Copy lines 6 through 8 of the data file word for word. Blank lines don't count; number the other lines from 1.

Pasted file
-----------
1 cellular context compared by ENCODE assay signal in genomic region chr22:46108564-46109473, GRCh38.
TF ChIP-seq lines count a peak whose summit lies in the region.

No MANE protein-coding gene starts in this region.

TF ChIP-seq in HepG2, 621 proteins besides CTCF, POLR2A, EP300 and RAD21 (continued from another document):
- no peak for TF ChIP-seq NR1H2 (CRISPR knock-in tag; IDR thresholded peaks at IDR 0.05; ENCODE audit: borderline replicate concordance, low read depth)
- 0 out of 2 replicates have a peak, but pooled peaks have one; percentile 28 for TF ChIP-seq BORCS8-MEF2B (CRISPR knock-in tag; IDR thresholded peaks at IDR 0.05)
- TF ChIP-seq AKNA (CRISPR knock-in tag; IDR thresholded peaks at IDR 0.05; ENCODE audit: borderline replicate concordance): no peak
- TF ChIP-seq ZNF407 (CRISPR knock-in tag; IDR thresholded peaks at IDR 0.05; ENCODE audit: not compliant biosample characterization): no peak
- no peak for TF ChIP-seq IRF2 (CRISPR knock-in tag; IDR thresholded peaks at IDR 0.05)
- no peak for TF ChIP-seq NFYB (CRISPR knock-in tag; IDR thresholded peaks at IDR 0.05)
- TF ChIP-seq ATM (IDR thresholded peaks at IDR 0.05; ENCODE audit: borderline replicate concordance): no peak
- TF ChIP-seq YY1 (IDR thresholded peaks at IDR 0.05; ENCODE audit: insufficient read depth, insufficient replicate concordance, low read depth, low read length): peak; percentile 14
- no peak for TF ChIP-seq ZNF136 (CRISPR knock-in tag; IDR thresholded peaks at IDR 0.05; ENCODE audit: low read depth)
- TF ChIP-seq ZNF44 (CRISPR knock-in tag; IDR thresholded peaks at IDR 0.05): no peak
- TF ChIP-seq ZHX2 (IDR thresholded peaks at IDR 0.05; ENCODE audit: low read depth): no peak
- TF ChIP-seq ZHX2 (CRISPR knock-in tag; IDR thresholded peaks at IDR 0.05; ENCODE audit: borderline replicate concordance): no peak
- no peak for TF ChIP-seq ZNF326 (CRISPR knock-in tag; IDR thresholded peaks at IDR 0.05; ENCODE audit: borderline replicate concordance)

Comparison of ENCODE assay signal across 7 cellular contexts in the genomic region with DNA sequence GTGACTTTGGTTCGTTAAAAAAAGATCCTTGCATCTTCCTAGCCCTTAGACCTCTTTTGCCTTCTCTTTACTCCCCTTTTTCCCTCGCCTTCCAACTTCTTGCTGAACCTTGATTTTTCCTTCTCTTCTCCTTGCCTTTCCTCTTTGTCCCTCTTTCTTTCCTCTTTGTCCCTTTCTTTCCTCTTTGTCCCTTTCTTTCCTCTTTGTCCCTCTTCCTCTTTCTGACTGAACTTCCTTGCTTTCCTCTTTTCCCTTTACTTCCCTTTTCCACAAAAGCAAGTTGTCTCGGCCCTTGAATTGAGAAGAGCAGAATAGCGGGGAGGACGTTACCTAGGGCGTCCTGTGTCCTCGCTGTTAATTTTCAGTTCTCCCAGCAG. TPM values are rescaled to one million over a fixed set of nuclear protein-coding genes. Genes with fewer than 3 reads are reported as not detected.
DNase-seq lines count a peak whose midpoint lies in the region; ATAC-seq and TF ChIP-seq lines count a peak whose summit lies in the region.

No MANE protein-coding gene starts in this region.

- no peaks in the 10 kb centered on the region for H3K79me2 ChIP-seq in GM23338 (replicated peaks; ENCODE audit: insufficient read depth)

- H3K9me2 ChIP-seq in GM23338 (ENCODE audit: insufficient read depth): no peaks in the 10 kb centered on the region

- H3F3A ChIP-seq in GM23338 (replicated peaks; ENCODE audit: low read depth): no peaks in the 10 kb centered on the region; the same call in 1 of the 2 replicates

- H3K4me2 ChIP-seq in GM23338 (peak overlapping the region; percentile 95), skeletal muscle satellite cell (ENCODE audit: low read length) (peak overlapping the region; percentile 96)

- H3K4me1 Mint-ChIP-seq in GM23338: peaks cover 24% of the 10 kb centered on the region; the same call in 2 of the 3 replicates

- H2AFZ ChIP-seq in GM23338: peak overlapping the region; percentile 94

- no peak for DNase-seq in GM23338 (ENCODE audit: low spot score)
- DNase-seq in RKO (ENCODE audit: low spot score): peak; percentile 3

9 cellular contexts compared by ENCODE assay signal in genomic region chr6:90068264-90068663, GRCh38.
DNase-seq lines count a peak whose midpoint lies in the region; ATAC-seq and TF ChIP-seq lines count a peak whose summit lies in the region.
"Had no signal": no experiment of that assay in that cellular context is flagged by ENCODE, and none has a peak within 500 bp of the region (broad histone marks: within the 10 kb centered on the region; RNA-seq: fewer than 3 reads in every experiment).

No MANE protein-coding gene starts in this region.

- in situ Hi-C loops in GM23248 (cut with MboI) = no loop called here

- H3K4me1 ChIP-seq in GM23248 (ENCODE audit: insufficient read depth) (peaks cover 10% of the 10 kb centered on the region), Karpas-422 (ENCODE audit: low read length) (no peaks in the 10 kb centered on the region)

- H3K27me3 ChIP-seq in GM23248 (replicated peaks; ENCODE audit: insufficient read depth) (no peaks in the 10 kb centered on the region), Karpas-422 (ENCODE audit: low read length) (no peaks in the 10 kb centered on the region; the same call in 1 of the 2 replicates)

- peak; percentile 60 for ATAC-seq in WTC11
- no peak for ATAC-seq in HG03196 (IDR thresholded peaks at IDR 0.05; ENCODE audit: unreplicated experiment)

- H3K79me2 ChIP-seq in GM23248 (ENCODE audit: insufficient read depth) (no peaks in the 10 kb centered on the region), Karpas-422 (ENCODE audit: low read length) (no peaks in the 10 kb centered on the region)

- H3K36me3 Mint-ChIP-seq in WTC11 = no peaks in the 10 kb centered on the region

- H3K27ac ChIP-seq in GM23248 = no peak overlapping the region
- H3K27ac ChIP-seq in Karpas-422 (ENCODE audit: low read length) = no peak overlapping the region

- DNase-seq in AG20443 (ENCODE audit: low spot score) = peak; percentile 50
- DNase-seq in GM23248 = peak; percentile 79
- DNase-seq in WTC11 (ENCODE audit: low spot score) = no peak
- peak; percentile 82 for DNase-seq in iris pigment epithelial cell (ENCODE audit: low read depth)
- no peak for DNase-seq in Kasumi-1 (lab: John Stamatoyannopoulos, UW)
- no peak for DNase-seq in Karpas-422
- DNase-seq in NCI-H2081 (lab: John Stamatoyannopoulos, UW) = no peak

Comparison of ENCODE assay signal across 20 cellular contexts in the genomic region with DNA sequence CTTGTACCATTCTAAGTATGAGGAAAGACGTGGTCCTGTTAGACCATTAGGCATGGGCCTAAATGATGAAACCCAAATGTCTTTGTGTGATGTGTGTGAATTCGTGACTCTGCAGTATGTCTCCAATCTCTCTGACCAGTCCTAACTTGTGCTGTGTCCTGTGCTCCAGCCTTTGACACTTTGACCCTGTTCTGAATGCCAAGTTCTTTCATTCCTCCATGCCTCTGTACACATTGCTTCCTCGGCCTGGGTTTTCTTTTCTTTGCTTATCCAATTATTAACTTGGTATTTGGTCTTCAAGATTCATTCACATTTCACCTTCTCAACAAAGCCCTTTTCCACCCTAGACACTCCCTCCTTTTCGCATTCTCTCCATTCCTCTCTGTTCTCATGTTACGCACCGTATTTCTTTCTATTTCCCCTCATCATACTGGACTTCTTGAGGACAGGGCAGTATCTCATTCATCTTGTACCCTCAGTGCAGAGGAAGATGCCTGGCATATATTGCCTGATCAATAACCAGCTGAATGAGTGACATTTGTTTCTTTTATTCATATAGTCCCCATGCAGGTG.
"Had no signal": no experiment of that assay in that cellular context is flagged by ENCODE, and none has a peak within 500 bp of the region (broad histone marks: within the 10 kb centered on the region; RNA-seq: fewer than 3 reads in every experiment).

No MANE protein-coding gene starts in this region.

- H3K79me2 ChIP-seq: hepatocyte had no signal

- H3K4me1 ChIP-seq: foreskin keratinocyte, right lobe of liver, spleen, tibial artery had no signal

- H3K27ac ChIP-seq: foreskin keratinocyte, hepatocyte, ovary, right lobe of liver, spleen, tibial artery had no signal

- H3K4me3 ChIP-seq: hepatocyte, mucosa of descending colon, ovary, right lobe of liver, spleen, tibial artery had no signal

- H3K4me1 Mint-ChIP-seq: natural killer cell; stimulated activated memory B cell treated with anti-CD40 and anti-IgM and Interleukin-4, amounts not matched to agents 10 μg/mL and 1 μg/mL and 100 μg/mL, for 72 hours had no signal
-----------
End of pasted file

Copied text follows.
- 0 out of 2 replicates have a peak, but pooled peaks have one; percentile 28 for TF ChIP-seq BORCS8-MEF2B (CRISPR knock-in tag; IDR thresholded peaks at IDR 0.05)
- TF ChIP-seq AKNA (CRISPR knock-in tag; IDR thresholded peaks at IDR 0.05; ENCODE audit: borderline replicate concordance): no peak
- TF ChIP-seq ZNF407 (CRISPR knock-in tag; IDR thresholded peaks at IDR 0.05; ENCODE audit: not compliant biosample characterization): no peak